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The Fed and Comparative Institutional Analysis


Ken Rogoff is not too impressed with the Fed’s critics. Restricting the Fed’s activities, or “worse” — I guess he means scrapping the Fed altogether — is “nonsense,” and “to single out Fed governors for missing the coming catastrophe is ludicrous.” He concedes that the Fed made some egregious mistakes leading up to the financial crisis (he doesn’t see credit expansion per se as playing any role), but argues that no one else saw it coming either. Here’s Ken’s list of people, places, and things just as incompetent as the Fed:

  • Congress
  • The IMF
  • “Central banks’ state-of-the-art macroeconomic models”
  • “[M]ainstream academic thinking – including the so-called real business cycle models and New Keynesian models – which assumed that financial markets operate flawlessly”
  • “[C]anonical macroeconomic models [that] do not adequately allow for financial-market fragilities” (he helpfully notes that “fixing the models while retaining their tractability is a formidable task”)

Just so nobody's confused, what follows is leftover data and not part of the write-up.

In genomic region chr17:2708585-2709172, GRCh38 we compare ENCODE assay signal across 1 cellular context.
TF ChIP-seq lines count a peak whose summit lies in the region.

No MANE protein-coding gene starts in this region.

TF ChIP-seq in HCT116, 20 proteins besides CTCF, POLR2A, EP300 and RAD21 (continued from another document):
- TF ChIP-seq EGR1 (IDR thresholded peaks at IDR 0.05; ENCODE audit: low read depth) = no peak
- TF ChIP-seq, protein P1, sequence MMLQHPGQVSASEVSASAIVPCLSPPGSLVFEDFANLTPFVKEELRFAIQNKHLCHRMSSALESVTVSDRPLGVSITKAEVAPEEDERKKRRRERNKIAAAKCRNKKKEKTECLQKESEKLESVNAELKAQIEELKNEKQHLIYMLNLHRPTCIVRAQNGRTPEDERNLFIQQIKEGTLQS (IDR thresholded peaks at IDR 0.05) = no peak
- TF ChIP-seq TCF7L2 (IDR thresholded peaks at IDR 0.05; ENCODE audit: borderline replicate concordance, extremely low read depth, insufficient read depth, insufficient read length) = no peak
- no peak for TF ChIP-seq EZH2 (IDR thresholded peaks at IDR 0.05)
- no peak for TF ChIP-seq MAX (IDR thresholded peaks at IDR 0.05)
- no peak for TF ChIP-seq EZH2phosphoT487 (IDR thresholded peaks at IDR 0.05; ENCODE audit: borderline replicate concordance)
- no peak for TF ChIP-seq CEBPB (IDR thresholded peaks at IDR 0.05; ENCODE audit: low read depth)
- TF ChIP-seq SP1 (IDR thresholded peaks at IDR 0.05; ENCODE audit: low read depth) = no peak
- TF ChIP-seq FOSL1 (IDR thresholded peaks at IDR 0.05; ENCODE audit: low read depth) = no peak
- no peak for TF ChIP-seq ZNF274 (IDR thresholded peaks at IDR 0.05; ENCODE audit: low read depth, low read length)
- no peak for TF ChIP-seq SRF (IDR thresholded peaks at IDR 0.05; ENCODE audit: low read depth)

Well, I suppose I agree, though one can make a structural argument that Congressional control of monetary policy would be less bad, on average, than control by a technocratic elite facing particular governance and management problems. But talk about damning with faint praise! Ken’s argument is that the Fed follows the mainstream macroeconomic consensus, and since that entire consensus got it wrong this time, the Fed can hardly be blamed. The idea that the mainstream macroeconomic consensus might itself be fatally flawed isn’t even on the table.

The appropriate comparison is among alternative institutional arrangements, where the Fed is compared with a commodity standard, competing currencies, fixed rules, and other non-Fed options. But that’s a comparison the IMF’s chief economist clearly doesn’t want to make.


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